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Thursday, December 21, 2017

Winter Solstice in Riverside Park 2017


At an entrance to Riverside Park located at 72nd Street and Riverside Drive in NYC, there is a statue of Eleanor Roosevelt, which I've featured in prior entries here on Blogger.* I passed it again today as I made my way down to the Hudson River to watch this evening's winter solstice sunset.

If one enters the park from the statue, a short walk down a sidewalk takes you to a dog run where I happened upon a lone ghost holding a Jack-O-Lantern (as seen in the image directly below).

I came to the conclusion that this ghost had not gotten the memo that Halloween was over, or, that he/she may be the ghost of Christmas past, awaiting the holiday, which is (as of this posting) now only four days away. But whatever this ghost's circumstances were, I may never know, for I did not stop to ask him/her.
Instead I made my way west a few yards where there is an arch that one must pass under (seen in the image below) in order to go down to see the Hudson River.

If you go straight (left arrow), there is a long staircase to descend and if you go right (right arrow) there is a steep ramp (shared by pedestrians and cyclists) that leads to the river. I usually opt to take the stairs to avoid cyclists. 

In any event, upon descending the stairs, I reached the greenway which runs parallel to the river (as I've mentioned in previous posts, including the entry that I made this past Monday) and I headed north towards the boat basin where I hoped to see Jewel, a Muscovy duck, who spends her time year round in NYC.

I was so blessed to find her there, standing on one of the river's piers (as seen below).


She soon flew to a higher point, one of the rocks alongside the river, where she spent time with Mallard ducks observing other Mallard ducks, as evidenced in the photographs below.


She almost looked like a lifeguard as she perched there and watched the Mallards as well as the Canadian geese swimming in the river (below her vantage point). 

Meanwhile, on the lawn that is situated to the east of the river — parallel to the greenway — squirrels munched on snacks (as seen below).

But as much as I loved seeing all this wildlife, I had to cut my visit short as the sun was setting early; a view of the winter's solstice sunset over the Hudson in NYC can be seen in the next image.

In spite of the fact that the sunset quite early, the day of the solstice is not the earliest time one will experience the earliest sunset of the year. According to a web-page within, although the winter solstice "is the shortest day of the year in terms of daylight, but it does not have the latest sunrise nor the earliest sunset of the year. This is because of a discrepancy between our modern-day timekeeping methods and how time is measured using the Sun known as the equation of time."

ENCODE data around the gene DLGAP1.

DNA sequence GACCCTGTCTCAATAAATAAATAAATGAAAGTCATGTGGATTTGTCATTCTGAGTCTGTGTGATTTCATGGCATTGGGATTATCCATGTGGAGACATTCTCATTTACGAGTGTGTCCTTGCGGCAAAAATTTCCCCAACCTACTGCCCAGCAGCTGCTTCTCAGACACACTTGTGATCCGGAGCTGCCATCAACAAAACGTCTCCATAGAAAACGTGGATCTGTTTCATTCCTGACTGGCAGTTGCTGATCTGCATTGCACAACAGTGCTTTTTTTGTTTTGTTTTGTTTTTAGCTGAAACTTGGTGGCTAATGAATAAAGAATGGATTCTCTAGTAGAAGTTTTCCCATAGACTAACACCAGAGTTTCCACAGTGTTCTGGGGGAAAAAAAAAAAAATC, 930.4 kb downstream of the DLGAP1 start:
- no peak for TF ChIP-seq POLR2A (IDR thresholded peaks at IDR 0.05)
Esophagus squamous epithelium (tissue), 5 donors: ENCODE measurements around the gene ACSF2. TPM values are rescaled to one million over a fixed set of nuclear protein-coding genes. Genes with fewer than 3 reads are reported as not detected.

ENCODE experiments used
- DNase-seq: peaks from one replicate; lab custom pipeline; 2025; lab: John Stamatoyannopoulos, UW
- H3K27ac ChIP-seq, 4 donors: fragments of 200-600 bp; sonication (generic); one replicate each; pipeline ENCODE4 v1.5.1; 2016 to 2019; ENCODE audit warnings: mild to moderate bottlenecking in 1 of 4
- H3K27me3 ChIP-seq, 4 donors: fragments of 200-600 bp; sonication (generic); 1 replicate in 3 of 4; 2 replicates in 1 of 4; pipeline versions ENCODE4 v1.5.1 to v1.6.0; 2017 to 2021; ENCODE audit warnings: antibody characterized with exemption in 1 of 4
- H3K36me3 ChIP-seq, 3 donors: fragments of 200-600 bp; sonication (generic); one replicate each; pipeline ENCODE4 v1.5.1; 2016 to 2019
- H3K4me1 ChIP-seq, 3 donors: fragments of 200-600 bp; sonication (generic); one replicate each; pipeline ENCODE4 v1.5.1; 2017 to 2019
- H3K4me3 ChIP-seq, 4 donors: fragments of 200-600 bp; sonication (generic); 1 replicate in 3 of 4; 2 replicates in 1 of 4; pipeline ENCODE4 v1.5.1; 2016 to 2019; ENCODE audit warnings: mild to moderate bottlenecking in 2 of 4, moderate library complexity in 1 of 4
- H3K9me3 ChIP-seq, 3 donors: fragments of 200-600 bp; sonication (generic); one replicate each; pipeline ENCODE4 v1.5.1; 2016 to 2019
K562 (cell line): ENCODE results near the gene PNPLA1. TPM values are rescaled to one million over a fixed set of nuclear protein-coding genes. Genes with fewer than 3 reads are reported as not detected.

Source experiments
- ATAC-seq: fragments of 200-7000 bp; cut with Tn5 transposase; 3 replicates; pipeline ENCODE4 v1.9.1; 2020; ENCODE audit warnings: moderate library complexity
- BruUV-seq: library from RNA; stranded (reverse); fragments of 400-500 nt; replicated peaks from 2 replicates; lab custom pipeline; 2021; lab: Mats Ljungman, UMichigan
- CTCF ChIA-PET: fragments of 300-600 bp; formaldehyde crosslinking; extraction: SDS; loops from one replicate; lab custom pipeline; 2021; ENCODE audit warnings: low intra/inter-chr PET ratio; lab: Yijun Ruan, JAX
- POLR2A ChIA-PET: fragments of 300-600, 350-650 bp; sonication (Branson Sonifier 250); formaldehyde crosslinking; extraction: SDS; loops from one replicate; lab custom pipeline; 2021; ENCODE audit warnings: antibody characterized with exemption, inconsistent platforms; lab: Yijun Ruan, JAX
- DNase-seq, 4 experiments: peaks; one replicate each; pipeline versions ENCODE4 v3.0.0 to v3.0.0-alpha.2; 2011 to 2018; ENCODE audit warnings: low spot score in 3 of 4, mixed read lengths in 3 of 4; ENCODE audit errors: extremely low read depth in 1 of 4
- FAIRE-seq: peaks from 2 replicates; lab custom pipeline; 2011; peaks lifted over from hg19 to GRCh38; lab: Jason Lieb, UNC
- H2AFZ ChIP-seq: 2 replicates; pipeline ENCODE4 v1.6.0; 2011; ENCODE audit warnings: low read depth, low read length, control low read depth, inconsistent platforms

This page proclaims that the "Earliest Sunset a Few Days Before (the solstice)" and the authors of this page also say "If you look at the sunrise and sunset times for any city in the Northern Hemisphere around the December Solstice, you will notice that the earliest sunset occurs a few days before the solstice and the latest sunrise happens a few days after the solstice. This is also true for locations in the Southern Hemisphere. There, the year's earliest sunset happens a few days before, and the year's latest sunrise occurs a few days after the winter solstice in June."

Be that as it may, how was your winter solstice, dear reader?

*REFERENCE: Eleanor Roosevelt's statue is featured in all of the versions of the book (pictured below), Words In Our Beak Volume One. This is because Cam (the cardinal who is the book's author) is a great admirer of Ms. Roosevelt.



The digital versions of Volume One within the Words In Our Beak book series that are mentioned in this entry may only remain available for a limited time, but hardcover versions of volume one, two and three can now be found wherever books are sold.


Please click here to go to my blog post that provides details as to where you can get these books. Additionally, I have rendered some images from these books into other formats and they are available via Fine Art America (FAA). Some of my other photographs (Black & White CollectionKaleidoscopic Images and the famous Mandarin duck who visited NYC) can also be found on my FAA pages.


When the third volume of the hard-cover version of Words In Our Beak was released, I withdrew from promoting my former versions of Words In Our Beak. 

The very first one is an iBook and went into Apple's book store in 2015.

This was followed by an ePub version...

... that is available on Amazon and was also published in 2015.

Subsequently, Words In Our Beak's digital versions were published as a soft-cover book (with slight variations) by MagCloud in 2017.

Its press release can be read by clicking here.  

Now with the release of BIRD TALES....

... I've been advised to make mention of my early versions of volume one of Words In Our Beak, they do vary ever so slightly in content from the hard-cover version of volume one.

As of this addendum, I do not intend to create digital or soft-cover versions of Words In Our Beak Volume Two or Words In Our Beak Volume Three.

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